The country’s largest community-based environmental event, Clean Up Australia Day (Sunday 6 March), has launched a nationwide “Citizen Science" project , to measure the extent of Australia’s face mask litter.
In 2020, more than three billion single-use masks were thrown out across the globe every day, contributing to a significant portion of pandemic-related litter entering the environment.
However, locally, the extent of this problem remains unclear. That’s why on Clean Up Australia Day volunteers will unmask the impact of the problem by tallying the number of face masks collected and removed from the environment.
Pip Kiernan, Chair of Clean Up Australia, says there’s no doubt the amount of plastic waste has been surging because of the pandemic. However, at present there is no data to confirm the number of face masks in our environment.
“We can’t cover up the problem – now is the time to act. Our environmental issues have not gone away because of COVID, rather, they have escalated because of the mountain of rubbish we’ve created,” said Ms Kiernan.
All registered volunteers for Clean Up Australia Day can join the Citizen Science project. Registration means participants are covered by Clean Up Australia's public liability insurance and all community and school groups receive free gloves and bags (businesses are asked to pay a small fee to cover costs).
Concerningly, plastics in disposable masks can take up to 450 years to break down and researchers have warned that littered single-use masks could be releasing chemical pollutants and nano-plastics into the environment. Over the past two years there have been disturbing cases of seabirds and wildlife found tangled up in carelessly discarded single-use face masks.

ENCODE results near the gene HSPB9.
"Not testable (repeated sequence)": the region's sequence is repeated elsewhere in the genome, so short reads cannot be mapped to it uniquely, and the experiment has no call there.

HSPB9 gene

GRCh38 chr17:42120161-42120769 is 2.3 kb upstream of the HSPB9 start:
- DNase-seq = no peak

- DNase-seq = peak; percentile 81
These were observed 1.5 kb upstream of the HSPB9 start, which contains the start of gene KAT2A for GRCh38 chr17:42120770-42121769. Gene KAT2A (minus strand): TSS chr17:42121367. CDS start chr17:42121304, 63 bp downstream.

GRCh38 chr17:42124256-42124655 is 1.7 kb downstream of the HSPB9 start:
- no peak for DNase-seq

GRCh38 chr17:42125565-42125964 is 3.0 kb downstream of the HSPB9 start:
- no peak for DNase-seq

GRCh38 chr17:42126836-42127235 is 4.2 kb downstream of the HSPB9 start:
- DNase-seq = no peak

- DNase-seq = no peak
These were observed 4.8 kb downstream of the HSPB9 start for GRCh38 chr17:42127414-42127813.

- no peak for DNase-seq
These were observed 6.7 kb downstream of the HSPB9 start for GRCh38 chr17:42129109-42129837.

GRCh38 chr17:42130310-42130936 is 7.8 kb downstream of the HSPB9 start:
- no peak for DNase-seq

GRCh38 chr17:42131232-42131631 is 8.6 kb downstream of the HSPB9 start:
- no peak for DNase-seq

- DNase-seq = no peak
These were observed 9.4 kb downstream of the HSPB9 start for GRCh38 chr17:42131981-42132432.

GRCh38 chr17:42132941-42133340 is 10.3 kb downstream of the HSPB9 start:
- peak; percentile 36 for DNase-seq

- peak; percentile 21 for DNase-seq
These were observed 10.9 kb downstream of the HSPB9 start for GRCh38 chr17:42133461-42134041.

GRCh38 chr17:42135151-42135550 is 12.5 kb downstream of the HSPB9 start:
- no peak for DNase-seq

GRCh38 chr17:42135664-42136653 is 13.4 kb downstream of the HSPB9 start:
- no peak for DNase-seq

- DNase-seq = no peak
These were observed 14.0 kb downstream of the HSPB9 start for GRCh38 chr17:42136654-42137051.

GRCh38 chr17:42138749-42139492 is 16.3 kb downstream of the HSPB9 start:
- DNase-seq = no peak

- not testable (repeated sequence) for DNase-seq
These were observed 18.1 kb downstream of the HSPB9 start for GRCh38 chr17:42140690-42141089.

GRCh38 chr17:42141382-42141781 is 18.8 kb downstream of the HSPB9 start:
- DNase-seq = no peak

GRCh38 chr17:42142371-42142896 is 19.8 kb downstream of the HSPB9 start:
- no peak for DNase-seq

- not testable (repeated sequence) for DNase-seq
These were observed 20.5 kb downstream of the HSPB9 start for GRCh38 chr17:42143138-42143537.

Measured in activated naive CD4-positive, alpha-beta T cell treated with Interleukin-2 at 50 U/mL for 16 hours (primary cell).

Ms Kiernan said “We implore you not to litter your mask.” She added that the next generation of PPE equipment needs to be designed to not only be safe but have the lowest environmental footprint possible.
“Urgency is required to be more creative in the design of these products with the environment right up there in our thinking. This concept of product stewardship – when we design a product and consider what happens to it at the end of its life - needs to be addressed at the outset. We need innovation in the design of PPE so that it’s as safe as it can be but kinder on the environment.”
Australians can register now at cleanup.org.au/citizenscience to get involved on Sunday 6 March. Participants will be provided with online access to record the number of masks they collect on a national database.
If you can’t join a Clean Up, Ms Kiernan urges Aussies to make a donation to Clean Up Australia. 100% of funds raised through donations are allocated to the provision of educational resources and clean up materials provided free of charge to community, school and youth groups across the nation, all year round.
To register or donate, please visit cleanup.org.au
Clean Up Australia Day – Sunday 6 March 2022
Schools Clean Up Day – Friday 4 March 2022
Business Clean Up Day – Tuesday 1 March 2022